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Pharmaceutical

Glaxo gets approval for bird flu vaccine

May 19, 2008
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The Associated Press is reporting that GlaxoSmithKline said recently that it has received permission from European regulators to market a human bird flu vaccine, the first pharmaceutical to receive a license for pre-pandemic use in all 27-member European Union states.

Glaxo, which has spent some $2 billion developing the vaccine that targets the H5N1 virus, already has orders for 8 million doses from Switzerland, enough to cover that country''s entire population, and an order for 27.5 million doses from U.S. Department of Health and Human Services.

Experts believe H5N1, an influenza virus subtype which has killed at least 241 people worldwide, is the most likely candidate to mutate into a pandemic virus.

Emmanuel Hanon, vice president of the Influenza Vaccine Franchise at Glaxo, said that Finland and several other European countries had also placed orders.

GlaxoSmithKline PLC is just one of several pharmaceutical companies, including Novartis SA and Sanofi Aventis, developing vaccines against H5N1 bird flu.

Since late 2003, the virus has been circulating in Asia, Europe and Africa, and several distinct strains have arisen.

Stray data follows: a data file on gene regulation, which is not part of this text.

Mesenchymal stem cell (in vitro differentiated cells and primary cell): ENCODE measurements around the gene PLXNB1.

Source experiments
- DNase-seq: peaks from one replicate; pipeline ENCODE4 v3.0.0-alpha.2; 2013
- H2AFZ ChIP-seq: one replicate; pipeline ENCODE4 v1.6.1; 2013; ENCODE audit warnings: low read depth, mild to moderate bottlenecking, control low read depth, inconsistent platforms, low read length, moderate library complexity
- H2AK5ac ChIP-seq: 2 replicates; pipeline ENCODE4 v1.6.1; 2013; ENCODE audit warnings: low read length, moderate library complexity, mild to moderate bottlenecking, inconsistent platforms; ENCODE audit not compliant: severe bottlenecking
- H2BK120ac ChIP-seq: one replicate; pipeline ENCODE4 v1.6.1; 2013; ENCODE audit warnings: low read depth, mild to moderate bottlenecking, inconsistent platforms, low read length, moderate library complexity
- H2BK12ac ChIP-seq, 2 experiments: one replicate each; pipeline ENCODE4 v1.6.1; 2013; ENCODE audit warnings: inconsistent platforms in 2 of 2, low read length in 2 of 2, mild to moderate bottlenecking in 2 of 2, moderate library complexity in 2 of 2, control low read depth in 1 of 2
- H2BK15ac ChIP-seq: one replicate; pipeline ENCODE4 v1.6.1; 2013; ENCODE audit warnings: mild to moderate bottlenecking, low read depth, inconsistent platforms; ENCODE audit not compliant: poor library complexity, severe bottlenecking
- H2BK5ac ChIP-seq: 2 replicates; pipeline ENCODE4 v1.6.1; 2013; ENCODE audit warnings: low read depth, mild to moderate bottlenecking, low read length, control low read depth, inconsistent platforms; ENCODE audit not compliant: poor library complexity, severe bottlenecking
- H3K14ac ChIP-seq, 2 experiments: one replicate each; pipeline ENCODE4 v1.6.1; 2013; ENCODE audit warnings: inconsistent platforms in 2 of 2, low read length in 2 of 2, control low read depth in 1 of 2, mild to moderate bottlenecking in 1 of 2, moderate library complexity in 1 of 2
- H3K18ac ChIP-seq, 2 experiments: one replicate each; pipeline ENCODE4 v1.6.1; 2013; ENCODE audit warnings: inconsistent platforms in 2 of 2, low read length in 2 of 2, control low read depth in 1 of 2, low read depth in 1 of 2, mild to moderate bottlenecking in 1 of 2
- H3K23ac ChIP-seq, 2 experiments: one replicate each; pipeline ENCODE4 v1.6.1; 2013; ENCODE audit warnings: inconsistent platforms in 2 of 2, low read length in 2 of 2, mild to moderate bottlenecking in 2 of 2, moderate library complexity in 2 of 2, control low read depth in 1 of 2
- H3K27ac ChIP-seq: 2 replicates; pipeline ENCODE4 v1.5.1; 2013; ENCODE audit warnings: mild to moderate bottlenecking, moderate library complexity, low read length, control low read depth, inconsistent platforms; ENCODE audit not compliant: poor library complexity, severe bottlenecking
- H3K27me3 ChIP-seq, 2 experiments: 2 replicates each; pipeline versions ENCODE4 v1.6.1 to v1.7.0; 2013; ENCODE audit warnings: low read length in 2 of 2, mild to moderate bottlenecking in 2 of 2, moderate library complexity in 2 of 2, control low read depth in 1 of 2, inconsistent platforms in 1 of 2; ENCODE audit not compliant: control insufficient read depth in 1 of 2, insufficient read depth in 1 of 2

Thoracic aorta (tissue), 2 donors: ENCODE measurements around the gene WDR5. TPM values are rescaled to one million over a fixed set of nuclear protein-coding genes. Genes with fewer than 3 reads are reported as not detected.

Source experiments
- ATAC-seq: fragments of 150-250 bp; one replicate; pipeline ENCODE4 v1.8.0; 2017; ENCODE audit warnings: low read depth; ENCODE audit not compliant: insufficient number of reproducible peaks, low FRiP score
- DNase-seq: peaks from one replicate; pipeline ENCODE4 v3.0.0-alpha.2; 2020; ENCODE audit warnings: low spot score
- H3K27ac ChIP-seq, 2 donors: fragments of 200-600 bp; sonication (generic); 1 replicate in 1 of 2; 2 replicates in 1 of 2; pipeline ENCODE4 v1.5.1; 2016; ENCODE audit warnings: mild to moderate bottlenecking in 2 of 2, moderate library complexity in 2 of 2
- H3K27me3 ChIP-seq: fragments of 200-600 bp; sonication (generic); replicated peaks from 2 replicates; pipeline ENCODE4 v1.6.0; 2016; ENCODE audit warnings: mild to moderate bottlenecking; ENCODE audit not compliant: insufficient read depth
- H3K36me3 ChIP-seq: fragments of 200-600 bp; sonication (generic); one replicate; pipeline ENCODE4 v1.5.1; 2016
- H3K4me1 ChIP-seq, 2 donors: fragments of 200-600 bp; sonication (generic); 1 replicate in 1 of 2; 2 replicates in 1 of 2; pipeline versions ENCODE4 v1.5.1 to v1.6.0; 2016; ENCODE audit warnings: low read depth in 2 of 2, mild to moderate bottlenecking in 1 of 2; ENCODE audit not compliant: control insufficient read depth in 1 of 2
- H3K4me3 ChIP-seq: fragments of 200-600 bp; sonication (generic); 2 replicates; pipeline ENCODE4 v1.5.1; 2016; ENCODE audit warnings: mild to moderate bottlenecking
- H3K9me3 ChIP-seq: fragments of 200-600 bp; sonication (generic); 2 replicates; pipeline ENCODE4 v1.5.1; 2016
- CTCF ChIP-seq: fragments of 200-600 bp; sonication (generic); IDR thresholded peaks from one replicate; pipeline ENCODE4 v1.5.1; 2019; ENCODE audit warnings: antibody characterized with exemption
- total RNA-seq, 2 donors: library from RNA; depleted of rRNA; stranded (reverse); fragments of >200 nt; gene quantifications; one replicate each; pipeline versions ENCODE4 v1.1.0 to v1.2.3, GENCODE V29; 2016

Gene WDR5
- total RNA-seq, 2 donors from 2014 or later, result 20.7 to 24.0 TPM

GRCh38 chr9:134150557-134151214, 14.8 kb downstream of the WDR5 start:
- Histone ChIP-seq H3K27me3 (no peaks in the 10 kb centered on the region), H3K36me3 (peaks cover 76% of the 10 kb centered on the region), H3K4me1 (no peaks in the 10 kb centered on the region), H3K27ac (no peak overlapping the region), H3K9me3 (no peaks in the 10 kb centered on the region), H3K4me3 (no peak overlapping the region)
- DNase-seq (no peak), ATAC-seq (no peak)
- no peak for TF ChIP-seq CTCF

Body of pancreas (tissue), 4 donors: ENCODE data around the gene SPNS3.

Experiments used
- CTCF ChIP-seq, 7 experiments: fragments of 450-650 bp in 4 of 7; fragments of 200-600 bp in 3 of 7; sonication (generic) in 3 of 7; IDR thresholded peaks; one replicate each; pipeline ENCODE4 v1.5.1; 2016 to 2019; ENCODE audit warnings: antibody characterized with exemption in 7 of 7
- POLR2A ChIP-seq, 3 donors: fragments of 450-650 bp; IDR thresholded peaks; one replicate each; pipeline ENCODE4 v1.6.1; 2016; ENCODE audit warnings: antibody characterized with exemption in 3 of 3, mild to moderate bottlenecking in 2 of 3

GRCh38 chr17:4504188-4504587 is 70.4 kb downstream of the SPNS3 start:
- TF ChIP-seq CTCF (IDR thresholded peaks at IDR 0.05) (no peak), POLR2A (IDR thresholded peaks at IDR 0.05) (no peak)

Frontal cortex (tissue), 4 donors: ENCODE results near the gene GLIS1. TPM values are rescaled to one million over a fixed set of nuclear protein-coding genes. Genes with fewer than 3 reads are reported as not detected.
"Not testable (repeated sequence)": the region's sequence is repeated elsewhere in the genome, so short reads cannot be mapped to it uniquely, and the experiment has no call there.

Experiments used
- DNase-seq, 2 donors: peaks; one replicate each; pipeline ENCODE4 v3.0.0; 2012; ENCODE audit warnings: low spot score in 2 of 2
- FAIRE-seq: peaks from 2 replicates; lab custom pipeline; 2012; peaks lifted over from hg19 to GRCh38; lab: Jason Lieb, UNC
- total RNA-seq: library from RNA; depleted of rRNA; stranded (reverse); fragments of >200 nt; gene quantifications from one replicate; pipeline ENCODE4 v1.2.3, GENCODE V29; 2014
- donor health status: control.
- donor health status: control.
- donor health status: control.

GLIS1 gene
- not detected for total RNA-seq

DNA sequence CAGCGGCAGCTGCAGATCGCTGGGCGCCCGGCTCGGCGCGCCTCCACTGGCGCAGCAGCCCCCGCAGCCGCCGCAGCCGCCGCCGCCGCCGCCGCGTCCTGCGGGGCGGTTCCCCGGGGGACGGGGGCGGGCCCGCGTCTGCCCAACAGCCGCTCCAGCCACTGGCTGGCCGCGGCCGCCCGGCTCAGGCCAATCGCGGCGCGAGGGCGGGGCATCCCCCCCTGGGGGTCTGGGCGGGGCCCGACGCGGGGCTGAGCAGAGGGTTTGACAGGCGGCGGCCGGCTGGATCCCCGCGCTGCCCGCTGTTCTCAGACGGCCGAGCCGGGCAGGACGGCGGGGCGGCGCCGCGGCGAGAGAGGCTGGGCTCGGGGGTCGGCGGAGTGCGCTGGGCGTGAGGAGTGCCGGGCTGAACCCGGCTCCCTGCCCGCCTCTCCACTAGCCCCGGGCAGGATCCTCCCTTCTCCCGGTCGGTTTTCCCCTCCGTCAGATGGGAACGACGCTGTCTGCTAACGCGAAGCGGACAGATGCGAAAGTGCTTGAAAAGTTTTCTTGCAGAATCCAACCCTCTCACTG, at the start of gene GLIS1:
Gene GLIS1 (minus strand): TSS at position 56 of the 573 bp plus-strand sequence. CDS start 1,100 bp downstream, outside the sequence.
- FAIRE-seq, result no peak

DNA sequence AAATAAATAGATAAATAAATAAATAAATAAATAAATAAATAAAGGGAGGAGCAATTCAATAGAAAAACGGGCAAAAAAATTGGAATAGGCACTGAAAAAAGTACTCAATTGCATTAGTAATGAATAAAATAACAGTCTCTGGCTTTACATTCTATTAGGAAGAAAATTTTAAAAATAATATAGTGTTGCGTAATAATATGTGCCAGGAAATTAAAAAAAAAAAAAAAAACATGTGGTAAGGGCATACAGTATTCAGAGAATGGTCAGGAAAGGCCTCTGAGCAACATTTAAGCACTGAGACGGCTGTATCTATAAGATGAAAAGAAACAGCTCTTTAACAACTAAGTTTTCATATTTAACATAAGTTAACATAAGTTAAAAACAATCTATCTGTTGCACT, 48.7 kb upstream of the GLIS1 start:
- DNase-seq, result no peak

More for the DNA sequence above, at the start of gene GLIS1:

Glaxo has said that its vaccine works against these other versions of the virus as well, announcing study results last year showing that that it even reacts against the Indonesian type of H5N1, a genetically different virus.

If a vaccine protects against different H5N1 strains, people could theoretically be pre-vaccinated before getting a booster shot with a new formulation containing the pandemic strain once the global outbreak strikes.

But if it is another flu subtype that causes the next pandemic, like H7 or H9, which have also caused human bird flu cases, vaccines created using the H5N1 strain will likely be useless.

Hanon said that the license from the European Medicines Agency equated to formal validation of the quality and efficiency of the vaccine.

Glaxo has agreed to donate 50 million doses of the vaccine to the World Health Organization in an attempt to create a pandemic vaccine stockpile for poor countries. The vaccines will be delivered over a three-year period and should provide enough doses for 25 million people. Each person needs two shots.

Hanon said that full production capacity would be determined after an outbreak.
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